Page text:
In a judgment that has the potential to impact millions of families, the Supreme Court of India declared the 150-year-old adultery law as unconstitutional. This judgment, passed by a bench of five judges, struck down the section 497 of Indian Penal Code, 1860 along with section 198 of Cr.P.C. as unconstitutional, thereby decriminalizing the offence of adultery.
While the judgment is bound to have a far-reaching impact upon marriages in India, the adverse fallout cannot be ignored. In a country beset with rising divorce rates and cases of marital infidelity, the decriminalization of adultery will critically endanger the institution of marriage. Not only does it run the risk of fostering extra-marital affairs, the emergence of divorce as the way out will catalyze the break-up of marriages, leaving little children in the lurch.
As an intervener in the petition before the Supreme Court filed by Joseph Shine, I strongly opposed the decriminalization of adultery sought by the Petitioner. Rather, we prayed that only Section 198 of the Code of Criminal Procedure, 1973, which prohibits wives from filing adultery complaints, be struck down.
In our intervention application before the Court, we relied upon different grounds to suggest why this section should be made gender-neutral. We argued that Section 198 of the Cr.P.C violated Article 14 of the Constitution of India because they fail the test of reasonable classification as they carve out arbitrary classifications in favor of the husband. The Section created an arbitrary classification between an aggrieved husband vis-à-vis an aggrieved wife. Further, it also created an arbitrary classification between married and unmarried women, thereby violating the fundamental right to equality under Article 14 of the Constitution of India.
- In our arguments, we further stressed that Section 198 of the Cr.P.C. also violated Article 15 of the Constitution, which prohibits gender-based discrimination. It was also inimical to the right to life under Article 21 of the Constitution. It was a retrograde provision that demonstrated the failure of the State to provide equal justice under the Directive Principles of State Policy. Needless to add, the heteronormative nature of the Section 497 was a gaping loophole willfully exploited by married and unfaithful men to the detriment of their wives.
- It creates an offence against men only, rendering a right to prosecute by the woman null and void.
- It creates an arbitrary classification between married women and unmarried women.
- The Impugned Provisions violate Article 15 of the Constitution of India and cannot be accorded any protection under Article 15 (3).
- The Impugned provisions also violate Article 21 of the Constitution of India
As an Intervener, my prayers were as under:
A) That this Hon’ble Court be pleased to direct amendment of Section 497 of the Indian Penal Code, 1860 as this section is discriminatory against women and violates Part III of the Constitution of India;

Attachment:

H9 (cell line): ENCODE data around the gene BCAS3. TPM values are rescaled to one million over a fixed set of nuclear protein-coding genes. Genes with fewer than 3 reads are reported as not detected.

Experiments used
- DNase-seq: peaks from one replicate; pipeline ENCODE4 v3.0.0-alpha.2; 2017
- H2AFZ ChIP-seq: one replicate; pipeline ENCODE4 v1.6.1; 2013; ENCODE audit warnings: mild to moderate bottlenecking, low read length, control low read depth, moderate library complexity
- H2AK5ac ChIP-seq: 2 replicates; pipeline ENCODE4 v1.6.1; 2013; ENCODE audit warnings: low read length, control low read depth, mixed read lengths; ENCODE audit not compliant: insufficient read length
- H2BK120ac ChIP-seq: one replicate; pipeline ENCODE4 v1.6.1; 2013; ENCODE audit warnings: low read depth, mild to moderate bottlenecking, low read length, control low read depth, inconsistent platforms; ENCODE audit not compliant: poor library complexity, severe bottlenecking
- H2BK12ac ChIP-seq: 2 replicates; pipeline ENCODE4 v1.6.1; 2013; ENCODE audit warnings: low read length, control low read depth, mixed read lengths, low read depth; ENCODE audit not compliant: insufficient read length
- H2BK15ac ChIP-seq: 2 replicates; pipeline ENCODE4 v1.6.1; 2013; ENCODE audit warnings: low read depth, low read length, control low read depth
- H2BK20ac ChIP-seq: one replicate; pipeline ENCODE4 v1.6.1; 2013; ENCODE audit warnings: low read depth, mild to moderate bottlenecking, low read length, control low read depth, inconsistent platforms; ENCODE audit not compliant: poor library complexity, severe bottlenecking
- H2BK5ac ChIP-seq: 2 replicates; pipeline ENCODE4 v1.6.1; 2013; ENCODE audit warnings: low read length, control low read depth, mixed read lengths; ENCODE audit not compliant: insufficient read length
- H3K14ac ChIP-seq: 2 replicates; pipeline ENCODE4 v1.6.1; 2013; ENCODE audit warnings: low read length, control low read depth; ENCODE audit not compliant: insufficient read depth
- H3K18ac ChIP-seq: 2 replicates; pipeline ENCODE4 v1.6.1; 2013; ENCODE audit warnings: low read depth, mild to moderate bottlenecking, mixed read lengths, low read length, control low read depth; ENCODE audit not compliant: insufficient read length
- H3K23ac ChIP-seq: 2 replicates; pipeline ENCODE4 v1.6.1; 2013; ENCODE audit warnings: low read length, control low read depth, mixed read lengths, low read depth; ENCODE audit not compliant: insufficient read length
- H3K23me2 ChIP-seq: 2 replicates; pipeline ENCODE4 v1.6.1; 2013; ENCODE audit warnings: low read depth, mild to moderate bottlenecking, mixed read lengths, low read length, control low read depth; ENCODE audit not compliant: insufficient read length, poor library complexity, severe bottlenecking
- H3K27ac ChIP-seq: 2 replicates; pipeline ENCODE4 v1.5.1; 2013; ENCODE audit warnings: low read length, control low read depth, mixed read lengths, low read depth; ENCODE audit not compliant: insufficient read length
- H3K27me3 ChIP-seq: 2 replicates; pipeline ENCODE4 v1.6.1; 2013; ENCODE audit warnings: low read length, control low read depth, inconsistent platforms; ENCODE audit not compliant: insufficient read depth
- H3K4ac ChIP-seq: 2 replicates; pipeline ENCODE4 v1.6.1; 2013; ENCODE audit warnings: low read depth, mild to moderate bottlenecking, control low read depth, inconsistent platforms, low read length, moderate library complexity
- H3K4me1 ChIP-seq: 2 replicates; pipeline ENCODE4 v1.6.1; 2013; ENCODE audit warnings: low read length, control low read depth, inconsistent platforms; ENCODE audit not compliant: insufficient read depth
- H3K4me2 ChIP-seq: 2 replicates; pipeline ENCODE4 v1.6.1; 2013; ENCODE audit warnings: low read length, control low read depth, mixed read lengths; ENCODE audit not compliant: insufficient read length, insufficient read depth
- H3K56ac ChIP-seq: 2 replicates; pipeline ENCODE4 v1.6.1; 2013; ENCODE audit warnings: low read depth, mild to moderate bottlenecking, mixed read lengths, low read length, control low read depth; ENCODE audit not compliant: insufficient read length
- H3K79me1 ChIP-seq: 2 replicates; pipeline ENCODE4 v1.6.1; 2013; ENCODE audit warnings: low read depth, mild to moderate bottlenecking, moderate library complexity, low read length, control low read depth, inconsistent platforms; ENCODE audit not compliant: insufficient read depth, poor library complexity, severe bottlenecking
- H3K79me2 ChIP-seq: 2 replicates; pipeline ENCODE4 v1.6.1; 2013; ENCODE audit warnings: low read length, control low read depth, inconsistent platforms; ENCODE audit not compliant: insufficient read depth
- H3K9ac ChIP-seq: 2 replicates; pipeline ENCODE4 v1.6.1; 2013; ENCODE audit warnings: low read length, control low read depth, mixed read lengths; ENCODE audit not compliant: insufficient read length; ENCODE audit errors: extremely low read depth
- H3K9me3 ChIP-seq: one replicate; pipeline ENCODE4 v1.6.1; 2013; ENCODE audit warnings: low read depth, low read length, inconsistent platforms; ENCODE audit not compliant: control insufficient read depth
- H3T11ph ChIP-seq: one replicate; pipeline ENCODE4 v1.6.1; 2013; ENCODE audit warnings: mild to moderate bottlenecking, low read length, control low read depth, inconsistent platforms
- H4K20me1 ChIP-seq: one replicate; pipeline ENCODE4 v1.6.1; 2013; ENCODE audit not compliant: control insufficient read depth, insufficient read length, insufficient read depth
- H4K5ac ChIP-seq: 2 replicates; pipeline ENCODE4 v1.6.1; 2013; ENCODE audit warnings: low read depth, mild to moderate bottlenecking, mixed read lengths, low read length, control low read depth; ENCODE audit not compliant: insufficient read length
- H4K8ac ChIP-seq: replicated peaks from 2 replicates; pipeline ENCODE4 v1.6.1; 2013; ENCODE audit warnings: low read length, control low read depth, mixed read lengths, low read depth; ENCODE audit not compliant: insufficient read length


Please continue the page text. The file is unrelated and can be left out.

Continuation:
B) That this Hon’ble Court be pleased to direct amendment of Section 198 (2) of the Code of Criminal Procedure, 1973 as this section is discriminatory against women and violated Part III of the Constitution of India;
C) That this Hon’ble Court be pleased to pass any such other and further orders as this Hon’ble Court may deem fit and proper in the interests of justice.
Adultery Judgment – Opinion
Adultery won’t be a crime now which will destroy the very foundation of marriage. As an intervener in this matter, I prayed for making section 497 of Indian Penal Code, 1860 and section 198 of Code of Criminal Procedure, 1973 as gender neutral and not unconstitutional.
Under the adultery law, only the husband of the woman had the right to file case against the man with whom she commits adultery, but this law won’t prevail now. Along with section 497 of Indian Penal Code, 1860, Supreme Court has struck down section 198 of Code of Criminal Procedure, 1973 which allowed the husband to bring charges against the man with whom his wife has committed adultery.
What about the Future of Children Born out of such marriages?
There will be breakdown of marriage and the future of children born from such marriages will be affected. Hon’ble Supreme Court has strike down the section 497 of IPC read with section 198 of CrPC just because woman had no right to prosecute, but it should have laid down the remedies for children who will be affected because of such adulterous relationships.
Right to Prosecute under Section 306 of Indian Penal Code, 1860 if Suicide is committed by a Spouse
Hon’ble Supreme Court clearly understands that adulterous relationships would cause disruption in society, but then too it has strike down the section 497.
Supreme Court has stated that if any of the spouse would commit suicide because of the adulterous relationship by the other spouse, then one would be able to prosecute under section 306 which relates to Abetment of Suicide. This would mean that suicide cases in marital disputes will increase now. Supreme Court could at least direct the Government to add adultery as an offence under 498 (A) of the Indian Penal Code, 1860.
Parliament should take steps immediately
From now on, the only remedy available to a man or woman who finds his partner to be in an adulterous relationship would be to go for divorce. Hon’ble Supreme Court should have thought that this decision would end up the institution of marriage.
Parliament will need to take some steps immediately to rectify the damage done by the Supreme Court in Adultery verdict.
(The writer is a former civil servant and currently a lawyer practising at Bombay High Court)
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